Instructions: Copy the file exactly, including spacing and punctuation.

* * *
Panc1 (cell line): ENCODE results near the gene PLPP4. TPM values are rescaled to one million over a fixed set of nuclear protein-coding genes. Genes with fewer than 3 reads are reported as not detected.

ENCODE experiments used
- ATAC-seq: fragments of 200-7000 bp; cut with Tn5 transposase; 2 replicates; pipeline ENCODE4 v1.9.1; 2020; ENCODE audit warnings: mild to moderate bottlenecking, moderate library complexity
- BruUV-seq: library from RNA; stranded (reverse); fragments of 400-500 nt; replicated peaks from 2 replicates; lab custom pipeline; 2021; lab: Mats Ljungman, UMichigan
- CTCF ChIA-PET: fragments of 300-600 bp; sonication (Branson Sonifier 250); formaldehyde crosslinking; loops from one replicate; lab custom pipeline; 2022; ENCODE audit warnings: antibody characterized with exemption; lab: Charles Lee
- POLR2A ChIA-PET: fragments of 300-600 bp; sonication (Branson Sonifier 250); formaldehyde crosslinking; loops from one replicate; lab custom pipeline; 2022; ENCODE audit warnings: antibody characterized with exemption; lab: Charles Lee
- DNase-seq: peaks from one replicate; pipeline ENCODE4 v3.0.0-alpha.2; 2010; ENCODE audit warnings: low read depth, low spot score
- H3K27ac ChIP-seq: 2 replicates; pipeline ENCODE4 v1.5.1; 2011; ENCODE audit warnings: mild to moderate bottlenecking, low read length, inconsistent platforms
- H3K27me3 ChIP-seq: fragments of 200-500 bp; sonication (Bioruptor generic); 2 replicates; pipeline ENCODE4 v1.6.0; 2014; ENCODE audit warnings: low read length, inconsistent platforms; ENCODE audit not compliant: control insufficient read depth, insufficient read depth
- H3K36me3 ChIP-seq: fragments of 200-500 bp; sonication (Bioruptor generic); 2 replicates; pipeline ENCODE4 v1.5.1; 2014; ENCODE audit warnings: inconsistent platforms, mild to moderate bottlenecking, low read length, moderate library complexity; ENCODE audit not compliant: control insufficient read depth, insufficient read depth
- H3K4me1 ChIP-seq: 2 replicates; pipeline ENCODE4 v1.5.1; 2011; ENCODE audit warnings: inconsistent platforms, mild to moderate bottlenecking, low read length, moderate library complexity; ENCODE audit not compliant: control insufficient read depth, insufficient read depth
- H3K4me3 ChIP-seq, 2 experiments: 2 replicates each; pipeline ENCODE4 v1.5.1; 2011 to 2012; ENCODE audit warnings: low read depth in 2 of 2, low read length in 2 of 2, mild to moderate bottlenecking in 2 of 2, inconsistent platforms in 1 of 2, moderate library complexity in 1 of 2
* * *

Panc1 (cell line): ENCODE results near the gene PLPP4. TPM values are rescaled to one million over a fixed set of nuclear protein-coding genes. Genes with fewer than 3 reads are reported as not detected.

ENCODE experiments used
- ATAC-seq: fragments of 200-7000 bp; cut with Tn5 transposase; 2 replicates; pipeline ENCODE4 v1.9.1; 2020; ENCODE audit warnings: mild to moderate bottlenecking, moderate library complexity
- BruUV-seq: library from RNA; stranded (reverse); fragments of 400-500 nt; replicated peaks from 2 replicates; lab custom pipeline; 2021; lab: Mats Ljungman, UMichigan
- CTCF ChIA-PET: fragments of 300-600 bp; sonication (Branson Sonifier 250); formaldehyde crosslinking; loops from one replicate; lab custom pipeline; 2022; ENCODE audit warnings: antibody characterized with exemption; lab: Charles Lee
- POLR2A ChIA-PET: fragments of 300-600 bp; sonication (Branson Sonifier 250); formaldehyde crosslinking; loops from one replicate; lab custom pipeline; 2022; ENCODE audit warnings: antibody characterized with exemption; lab: Charles Lee
- DNase-seq: peaks from one replicate; pipeline ENCODE4 v3.0.0-alpha.2; 2010; ENCODE audit warnings: low read depth, low spot score
- H3K27ac ChIP-seq: 2 replicates; pipeline ENCODE4 v1.5.1; 2011; ENCODE audit warnings: mild to moderate bottlenecking, low read length, inconsistent platforms
- H3K27me3 ChIP-seq: fragments of 200-500 bp; sonication (Bioruptor generic); 2 replicates; pipeline ENCODE4 v1.6.0; 2014; ENCODE audit warnings: low read length, inconsistent platforms; ENCODE audit not compliant: control insufficient read depth, insufficient read depth
- H3K36me3 ChIP-seq: fragments of 200-500 bp; sonication (Bioruptor generic); 2 replicates; pipeline ENCODE4 v1.5.1; 2014; ENCODE audit warnings: inconsistent platforms, mild to moderate bottlenecking, low read length, moderate library complexity; ENCODE audit not compliant: control insufficient read depth, insufficient read depth
- H3K4me1 ChIP-seq: 2 replicates; pipeline ENCODE4 v1.5.1; 2011; ENCODE audit warnings: inconsistent platforms, mild to moderate bottlenecking, low read length, moderate library complexity; ENCODE audit not compliant: control insufficient read depth, insufficient read depth
- H3K4me3 ChIP-seq, 2 experiments: 2 replicates each; pipeline ENCODE4 v1.5.1; 2011 to 2012; ENCODE audit warnings: low read depth in 2 of 2, low read length in 2 of 2, mild to moderate bottlenecking in 2 of 2, inconsistent platforms in 1 of 2, moderate library complexity in 1 of 2